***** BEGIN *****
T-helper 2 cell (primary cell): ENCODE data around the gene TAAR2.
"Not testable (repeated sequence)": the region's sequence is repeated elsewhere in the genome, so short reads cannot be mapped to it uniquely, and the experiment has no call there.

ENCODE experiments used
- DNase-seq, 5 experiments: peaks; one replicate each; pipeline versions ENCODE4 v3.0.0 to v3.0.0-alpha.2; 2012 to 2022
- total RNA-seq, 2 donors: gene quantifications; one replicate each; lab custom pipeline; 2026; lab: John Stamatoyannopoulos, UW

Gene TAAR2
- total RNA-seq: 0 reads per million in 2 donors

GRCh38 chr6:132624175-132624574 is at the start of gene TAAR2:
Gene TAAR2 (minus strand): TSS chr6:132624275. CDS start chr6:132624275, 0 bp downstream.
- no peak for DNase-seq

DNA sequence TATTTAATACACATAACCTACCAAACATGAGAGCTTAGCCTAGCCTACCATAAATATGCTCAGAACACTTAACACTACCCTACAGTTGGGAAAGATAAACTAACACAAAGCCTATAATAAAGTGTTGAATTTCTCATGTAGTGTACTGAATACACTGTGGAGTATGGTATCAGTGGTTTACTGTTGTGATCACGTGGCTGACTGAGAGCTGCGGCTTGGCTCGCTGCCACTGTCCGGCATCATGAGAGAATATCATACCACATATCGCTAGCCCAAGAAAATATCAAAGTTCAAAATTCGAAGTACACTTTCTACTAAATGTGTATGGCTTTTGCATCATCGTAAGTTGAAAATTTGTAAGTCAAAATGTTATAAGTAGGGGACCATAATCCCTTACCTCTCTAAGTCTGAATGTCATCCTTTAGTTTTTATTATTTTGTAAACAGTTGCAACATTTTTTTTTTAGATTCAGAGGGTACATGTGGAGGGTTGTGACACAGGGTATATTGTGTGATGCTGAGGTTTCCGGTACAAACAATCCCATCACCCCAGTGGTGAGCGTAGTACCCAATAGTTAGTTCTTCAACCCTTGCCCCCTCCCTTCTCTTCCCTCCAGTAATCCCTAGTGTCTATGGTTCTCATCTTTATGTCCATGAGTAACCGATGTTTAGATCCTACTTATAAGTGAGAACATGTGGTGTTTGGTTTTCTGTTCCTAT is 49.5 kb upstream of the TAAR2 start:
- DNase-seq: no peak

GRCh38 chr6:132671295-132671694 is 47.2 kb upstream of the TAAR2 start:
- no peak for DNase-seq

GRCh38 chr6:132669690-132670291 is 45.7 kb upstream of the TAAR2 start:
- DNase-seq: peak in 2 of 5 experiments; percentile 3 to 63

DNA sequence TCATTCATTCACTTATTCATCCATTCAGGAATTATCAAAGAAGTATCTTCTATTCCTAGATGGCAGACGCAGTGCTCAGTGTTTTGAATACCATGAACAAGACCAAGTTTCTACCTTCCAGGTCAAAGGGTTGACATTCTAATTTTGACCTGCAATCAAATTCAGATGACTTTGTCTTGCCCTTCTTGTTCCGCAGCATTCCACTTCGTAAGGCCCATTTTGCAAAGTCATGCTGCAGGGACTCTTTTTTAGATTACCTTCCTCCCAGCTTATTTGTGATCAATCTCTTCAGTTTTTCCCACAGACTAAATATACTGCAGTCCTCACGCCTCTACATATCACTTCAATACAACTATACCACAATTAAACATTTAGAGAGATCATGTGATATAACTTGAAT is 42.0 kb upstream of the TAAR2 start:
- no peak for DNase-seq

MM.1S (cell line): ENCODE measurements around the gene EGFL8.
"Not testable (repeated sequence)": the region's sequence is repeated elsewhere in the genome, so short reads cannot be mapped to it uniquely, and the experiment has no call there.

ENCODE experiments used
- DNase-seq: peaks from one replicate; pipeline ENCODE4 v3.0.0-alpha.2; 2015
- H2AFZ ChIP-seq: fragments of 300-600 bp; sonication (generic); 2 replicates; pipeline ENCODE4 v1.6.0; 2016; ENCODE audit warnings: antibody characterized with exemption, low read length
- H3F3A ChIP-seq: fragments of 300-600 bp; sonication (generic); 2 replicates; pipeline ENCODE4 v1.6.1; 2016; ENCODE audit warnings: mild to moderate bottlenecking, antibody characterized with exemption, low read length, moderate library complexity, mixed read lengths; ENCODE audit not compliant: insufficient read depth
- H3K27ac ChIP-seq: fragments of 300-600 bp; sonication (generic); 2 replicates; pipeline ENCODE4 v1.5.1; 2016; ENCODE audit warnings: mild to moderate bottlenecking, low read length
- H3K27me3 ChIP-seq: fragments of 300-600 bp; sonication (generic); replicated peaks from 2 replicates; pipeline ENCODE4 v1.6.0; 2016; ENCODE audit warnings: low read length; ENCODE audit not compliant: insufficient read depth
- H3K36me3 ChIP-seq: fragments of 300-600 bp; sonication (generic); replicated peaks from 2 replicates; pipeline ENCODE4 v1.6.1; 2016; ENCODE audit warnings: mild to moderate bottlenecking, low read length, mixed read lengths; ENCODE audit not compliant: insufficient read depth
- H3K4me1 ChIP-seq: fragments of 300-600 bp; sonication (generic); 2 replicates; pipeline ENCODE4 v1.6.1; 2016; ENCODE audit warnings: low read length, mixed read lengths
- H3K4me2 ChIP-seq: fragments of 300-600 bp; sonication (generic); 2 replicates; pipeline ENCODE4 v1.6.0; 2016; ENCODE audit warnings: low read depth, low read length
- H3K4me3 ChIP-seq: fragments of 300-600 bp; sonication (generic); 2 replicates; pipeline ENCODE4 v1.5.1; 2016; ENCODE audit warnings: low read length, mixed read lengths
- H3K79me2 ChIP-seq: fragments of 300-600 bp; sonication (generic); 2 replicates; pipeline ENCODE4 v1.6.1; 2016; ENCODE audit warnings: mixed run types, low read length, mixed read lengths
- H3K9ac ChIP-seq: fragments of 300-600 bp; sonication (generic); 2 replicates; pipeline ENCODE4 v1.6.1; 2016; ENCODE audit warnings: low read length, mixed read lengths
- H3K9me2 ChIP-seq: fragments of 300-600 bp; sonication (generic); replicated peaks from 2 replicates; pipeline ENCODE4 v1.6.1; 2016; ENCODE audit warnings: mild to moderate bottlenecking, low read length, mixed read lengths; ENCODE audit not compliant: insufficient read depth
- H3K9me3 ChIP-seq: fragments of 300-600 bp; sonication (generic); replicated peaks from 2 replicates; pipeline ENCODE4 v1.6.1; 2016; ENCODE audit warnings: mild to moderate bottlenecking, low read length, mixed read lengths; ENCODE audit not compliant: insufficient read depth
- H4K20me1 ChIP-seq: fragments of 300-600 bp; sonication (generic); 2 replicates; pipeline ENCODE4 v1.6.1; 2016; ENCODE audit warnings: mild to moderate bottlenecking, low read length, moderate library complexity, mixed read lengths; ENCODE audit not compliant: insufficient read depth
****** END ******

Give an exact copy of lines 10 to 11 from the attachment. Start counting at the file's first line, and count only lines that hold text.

- no peak for DNase-seq

DNA sequence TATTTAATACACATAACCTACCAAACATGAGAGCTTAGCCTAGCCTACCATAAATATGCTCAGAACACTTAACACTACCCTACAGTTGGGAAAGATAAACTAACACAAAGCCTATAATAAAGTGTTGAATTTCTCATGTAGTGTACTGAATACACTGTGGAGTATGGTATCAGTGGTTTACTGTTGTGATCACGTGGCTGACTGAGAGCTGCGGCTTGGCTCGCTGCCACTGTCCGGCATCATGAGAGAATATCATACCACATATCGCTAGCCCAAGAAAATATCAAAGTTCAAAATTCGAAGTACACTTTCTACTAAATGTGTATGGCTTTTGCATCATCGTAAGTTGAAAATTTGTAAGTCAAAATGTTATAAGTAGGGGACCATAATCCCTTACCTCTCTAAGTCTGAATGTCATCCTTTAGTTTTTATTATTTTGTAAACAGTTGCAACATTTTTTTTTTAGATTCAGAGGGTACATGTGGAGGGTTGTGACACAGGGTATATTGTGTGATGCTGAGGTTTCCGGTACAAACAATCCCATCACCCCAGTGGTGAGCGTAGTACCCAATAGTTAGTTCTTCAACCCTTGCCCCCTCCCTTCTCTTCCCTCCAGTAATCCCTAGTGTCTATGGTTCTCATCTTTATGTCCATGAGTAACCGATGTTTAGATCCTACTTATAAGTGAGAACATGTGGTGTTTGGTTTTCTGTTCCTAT is 49.5 kb upstream of the TAAR2 start: